Tell your husband not to give up on his passion and hopes. Have him get up on this site, and look at the incredible amount of research being done. The founder/administer of this site is Dr. Wise Young, who is the head of the SCI Research Project at Rutgers University in NJ. Wise is the researcher who developed the use of methylprednisolone to aid in reducing spinal cord swelling immediately post-injury. He is on the 'cutting edge' of research, and truly one of the most remarkable human beings I have ever met. He completely redesigned and remodelled the research center so that it's totally accessible for wheelchairs.

                  Make sure to tell your husband his hopes and dreams are still possible!!!!

                  _____________
                  Tough times don't last - tough people do.
                  _____________

                  Comment


                    #24
                    Dogger, I would love to know how you turn yourself at night. I would gladly have my husband practice it! Last night was purely ridiculous which is why I finally gave up and got out of bed at five in the morning. Also, if you don't mind me getting too personal, are you able to get the condom catheters on by yourself? I'm hoping that my husband (Joe, btw)
                    will regain enough hand function on the right side that he will be able to do this. I haven't had much luck with the darn things. You'd think that being a nurse I would know how to use them so they'd stay on, but alas, no way.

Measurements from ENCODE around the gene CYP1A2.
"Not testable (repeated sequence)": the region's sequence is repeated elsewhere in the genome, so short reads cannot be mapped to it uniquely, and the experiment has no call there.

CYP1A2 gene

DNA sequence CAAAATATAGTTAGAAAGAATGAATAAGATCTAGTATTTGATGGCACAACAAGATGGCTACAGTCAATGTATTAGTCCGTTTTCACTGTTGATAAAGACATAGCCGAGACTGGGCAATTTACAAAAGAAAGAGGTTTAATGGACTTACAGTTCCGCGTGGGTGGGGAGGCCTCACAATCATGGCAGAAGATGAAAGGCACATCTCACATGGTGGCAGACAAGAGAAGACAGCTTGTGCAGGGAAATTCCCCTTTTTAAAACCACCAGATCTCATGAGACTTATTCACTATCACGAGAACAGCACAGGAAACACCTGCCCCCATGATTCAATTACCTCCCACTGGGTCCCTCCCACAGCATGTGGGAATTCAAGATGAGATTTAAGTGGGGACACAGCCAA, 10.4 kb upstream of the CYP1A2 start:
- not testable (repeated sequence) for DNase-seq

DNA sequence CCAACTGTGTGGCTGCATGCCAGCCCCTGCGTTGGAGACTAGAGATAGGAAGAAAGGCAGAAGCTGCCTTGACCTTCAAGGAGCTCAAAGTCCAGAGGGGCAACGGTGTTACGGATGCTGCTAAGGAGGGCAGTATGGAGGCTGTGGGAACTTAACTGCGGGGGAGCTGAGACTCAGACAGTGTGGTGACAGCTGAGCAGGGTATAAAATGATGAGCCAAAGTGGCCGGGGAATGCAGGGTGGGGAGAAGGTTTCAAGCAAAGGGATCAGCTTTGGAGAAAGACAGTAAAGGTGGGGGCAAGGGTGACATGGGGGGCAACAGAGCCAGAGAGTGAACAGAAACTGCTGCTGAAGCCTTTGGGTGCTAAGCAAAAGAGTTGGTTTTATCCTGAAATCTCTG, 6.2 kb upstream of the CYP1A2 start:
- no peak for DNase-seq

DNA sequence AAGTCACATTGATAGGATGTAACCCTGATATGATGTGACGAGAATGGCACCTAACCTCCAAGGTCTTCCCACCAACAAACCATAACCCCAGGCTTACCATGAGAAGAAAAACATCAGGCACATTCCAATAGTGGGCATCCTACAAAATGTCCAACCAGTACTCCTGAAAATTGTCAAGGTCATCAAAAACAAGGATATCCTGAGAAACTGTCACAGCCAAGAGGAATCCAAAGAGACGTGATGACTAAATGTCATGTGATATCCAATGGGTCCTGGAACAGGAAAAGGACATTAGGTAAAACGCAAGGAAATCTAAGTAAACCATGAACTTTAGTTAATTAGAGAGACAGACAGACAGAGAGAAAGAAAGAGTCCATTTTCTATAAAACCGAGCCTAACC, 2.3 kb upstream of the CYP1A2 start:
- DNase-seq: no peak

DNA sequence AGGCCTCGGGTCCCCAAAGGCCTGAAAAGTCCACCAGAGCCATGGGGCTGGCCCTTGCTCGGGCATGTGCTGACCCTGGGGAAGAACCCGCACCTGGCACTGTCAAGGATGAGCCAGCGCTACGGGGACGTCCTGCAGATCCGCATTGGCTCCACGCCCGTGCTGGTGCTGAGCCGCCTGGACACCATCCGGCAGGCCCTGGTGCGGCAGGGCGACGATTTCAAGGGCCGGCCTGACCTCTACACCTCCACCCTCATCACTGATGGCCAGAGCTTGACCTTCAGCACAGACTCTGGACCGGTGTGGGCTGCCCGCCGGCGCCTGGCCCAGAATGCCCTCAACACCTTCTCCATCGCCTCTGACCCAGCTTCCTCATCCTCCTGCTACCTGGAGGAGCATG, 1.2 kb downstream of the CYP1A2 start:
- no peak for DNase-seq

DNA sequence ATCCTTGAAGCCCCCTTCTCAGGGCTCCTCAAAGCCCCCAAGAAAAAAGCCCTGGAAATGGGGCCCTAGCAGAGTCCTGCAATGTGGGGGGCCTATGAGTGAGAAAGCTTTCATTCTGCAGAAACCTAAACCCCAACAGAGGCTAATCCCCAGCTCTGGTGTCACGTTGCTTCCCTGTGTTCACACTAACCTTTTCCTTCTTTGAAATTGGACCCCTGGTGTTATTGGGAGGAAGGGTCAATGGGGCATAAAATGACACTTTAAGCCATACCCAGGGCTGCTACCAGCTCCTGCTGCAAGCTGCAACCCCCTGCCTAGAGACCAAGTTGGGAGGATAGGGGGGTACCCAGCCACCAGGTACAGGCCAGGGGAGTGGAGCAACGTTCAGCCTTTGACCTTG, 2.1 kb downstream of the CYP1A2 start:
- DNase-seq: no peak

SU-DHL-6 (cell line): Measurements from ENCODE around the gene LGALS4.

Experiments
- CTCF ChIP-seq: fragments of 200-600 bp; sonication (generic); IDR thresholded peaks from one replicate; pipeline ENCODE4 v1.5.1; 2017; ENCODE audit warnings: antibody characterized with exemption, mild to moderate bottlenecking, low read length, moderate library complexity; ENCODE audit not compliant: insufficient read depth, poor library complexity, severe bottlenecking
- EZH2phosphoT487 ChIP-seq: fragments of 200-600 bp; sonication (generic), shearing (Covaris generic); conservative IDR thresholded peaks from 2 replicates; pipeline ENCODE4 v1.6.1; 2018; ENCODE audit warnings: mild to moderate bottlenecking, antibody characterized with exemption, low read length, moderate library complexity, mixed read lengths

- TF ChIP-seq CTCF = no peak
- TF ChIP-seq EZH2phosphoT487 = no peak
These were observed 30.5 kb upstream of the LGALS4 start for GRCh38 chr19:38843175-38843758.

Marmalady, I had a very long conversation with the ER doctor when Joe was first brought in. He explained the use of steroids quickly after injury to prevent the immune system from doing further damage to the spinal cord and to help decrease swelling. Now I know who to thank for that.
                    I wish I could get him on here, but he is still so angry and really has no desire to do much but watch tv and go to therapy. I'm trying to be patient, and hope that in time he might start to do some of the thing s he used to. It's so strange not seeing him read or research....... He says that the only thing he can concentrate on right now is his recovery.
                    He actually teased me this morning and I had a good laugh....felt really good...
                    thanks
                    Stacey

                    Comment


                      #25
                      Stacey, Is your husband going for outpatient occupational therapy as well as physical therapy? If he's getting OT, get him to ask them for 'turning lessons'. Or, if he's resistant, be sneaky and call the OT yourself to request it. [img]/forum/images/smilies/biggrin.gif[/img]